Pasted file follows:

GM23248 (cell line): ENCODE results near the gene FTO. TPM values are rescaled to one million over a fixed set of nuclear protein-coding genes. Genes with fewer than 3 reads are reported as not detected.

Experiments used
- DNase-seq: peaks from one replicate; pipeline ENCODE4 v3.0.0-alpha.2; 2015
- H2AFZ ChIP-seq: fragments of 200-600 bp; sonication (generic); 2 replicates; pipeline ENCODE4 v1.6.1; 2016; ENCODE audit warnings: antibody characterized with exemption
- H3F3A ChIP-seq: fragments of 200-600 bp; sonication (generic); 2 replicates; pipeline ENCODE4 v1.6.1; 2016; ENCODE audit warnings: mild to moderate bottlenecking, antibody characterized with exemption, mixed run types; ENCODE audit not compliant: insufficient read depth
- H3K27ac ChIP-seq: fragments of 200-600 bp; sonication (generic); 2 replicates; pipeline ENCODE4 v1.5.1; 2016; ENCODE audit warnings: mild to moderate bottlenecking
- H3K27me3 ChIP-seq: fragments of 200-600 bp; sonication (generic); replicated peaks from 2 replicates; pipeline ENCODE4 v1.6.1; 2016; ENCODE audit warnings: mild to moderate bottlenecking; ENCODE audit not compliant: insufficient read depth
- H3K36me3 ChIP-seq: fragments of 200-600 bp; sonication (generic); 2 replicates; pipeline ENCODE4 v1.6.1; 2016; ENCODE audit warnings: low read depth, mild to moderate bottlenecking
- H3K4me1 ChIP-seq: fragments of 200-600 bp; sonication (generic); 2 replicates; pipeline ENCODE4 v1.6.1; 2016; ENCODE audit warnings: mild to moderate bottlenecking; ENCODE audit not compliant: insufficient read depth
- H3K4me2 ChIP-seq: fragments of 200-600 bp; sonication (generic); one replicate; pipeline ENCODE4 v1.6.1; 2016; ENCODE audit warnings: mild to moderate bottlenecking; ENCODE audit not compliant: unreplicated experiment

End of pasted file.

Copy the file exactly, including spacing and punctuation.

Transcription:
GM23248 (cell line): ENCODE results near the gene FTO. TPM values are rescaled to one million over a fixed set of nuclear protein-coding genes. Genes with fewer than 3 reads are reported as not detected.

Experiments used
- DNase-seq: peaks from one replicate; pipeline ENCODE4 v3.0.0-alpha.2; 2015
- H2AFZ ChIP-seq: fragments of 200-600 bp; sonication (generic); 2 replicates; pipeline ENCODE4 v1.6.1; 2016; ENCODE audit warnings: antibody characterized with exemption
- H3F3A ChIP-seq: fragments of 200-600 bp; sonication (generic); 2 replicates; pipeline ENCODE4 v1.6.1; 2016; ENCODE audit warnings: mild to moderate bottlenecking, antibody characterized with exemption, mixed run types; ENCODE audit not compliant: insufficient read depth
- H3K27ac ChIP-seq: fragments of 200-600 bp; sonication (generic); 2 replicates; pipeline ENCODE4 v1.5.1; 2016; ENCODE audit warnings: mild to moderate bottlenecking
- H3K27me3 ChIP-seq: fragments of 200-600 bp; sonication (generic); replicated peaks from 2 replicates; pipeline ENCODE4 v1.6.1; 2016; ENCODE audit warnings: mild to moderate bottlenecking; ENCODE audit not compliant: insufficient read depth
- H3K36me3 ChIP-seq: fragments of 200-600 bp; sonication (generic); 2 replicates; pipeline ENCODE4 v1.6.1; 2016; ENCODE audit warnings: low read depth, mild to moderate bottlenecking
- H3K4me1 ChIP-seq: fragments of 200-600 bp; sonication (generic); 2 replicates; pipeline ENCODE4 v1.6.1; 2016; ENCODE audit warnings: mild to moderate bottlenecking; ENCODE audit not compliant: insufficient read depth
- H3K4me2 ChIP-seq: fragments of 200-600 bp; sonication (generic); one replicate; pipeline ENCODE4 v1.6.1; 2016; ENCODE audit warnings: mild to moderate bottlenecking; ENCODE audit not compliant: unreplicated experiment